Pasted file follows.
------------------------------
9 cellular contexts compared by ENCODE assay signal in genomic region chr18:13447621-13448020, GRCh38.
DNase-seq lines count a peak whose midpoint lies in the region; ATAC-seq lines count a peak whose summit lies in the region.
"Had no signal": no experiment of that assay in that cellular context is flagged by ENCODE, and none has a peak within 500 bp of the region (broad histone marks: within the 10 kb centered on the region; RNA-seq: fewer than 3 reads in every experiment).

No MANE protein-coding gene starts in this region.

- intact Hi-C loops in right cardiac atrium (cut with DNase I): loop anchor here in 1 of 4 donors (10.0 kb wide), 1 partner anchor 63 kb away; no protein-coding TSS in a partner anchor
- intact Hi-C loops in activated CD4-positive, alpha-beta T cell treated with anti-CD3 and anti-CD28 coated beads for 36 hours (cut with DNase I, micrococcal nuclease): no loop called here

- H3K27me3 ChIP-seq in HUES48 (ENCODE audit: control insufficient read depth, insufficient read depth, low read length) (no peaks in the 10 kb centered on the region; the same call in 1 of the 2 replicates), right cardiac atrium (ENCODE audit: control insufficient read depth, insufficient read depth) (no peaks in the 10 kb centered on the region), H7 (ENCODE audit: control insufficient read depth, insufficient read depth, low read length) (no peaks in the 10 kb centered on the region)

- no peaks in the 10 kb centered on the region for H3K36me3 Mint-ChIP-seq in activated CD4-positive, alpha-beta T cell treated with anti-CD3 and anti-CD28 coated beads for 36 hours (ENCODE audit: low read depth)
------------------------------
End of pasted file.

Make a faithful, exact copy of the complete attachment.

9 cellular contexts compared by ENCODE assay signal in genomic region chr18:13447621-13448020, GRCh38.
DNase-seq lines count a peak whose midpoint lies in the region; ATAC-seq lines count a peak whose summit lies in the region.
"Had no signal": no experiment of that assay in that cellular context is flagged by ENCODE, and none has a peak within 500 bp of the region (broad histone marks: within the 10 kb centered on the region; RNA-seq: fewer than 3 reads in every experiment).

No MANE protein-coding gene starts in this region.

- intact Hi-C loops in right cardiac atrium (cut with DNase I): loop anchor here in 1 of 4 donors (10.0 kb wide), 1 partner anchor 63 kb away; no protein-coding TSS in a partner anchor
- intact Hi-C loops in activated CD4-positive, alpha-beta T cell treated with anti-CD3 and anti-CD28 coated beads for 36 hours (cut with DNase I, micrococcal nuclease): no loop called here

- H3K27me3 ChIP-seq in HUES48 (ENCODE audit: control insufficient read depth, insufficient read depth, low read length) (no peaks in the 10 kb centered on the region; the same call in 1 of the 2 replicates), right cardiac atrium (ENCODE audit: control insufficient read depth, insufficient read depth) (no peaks in the 10 kb centered on the region), H7 (ENCODE audit: control insufficient read depth, insufficient read depth, low read length) (no peaks in the 10 kb centered on the region)

- no peaks in the 10 kb centered on the region for H3K36me3 Mint-ChIP-seq in activated CD4-positive, alpha-beta T cell treated with anti-CD3 and anti-CD28 coated beads for 36 hours (ENCODE audit: low read depth)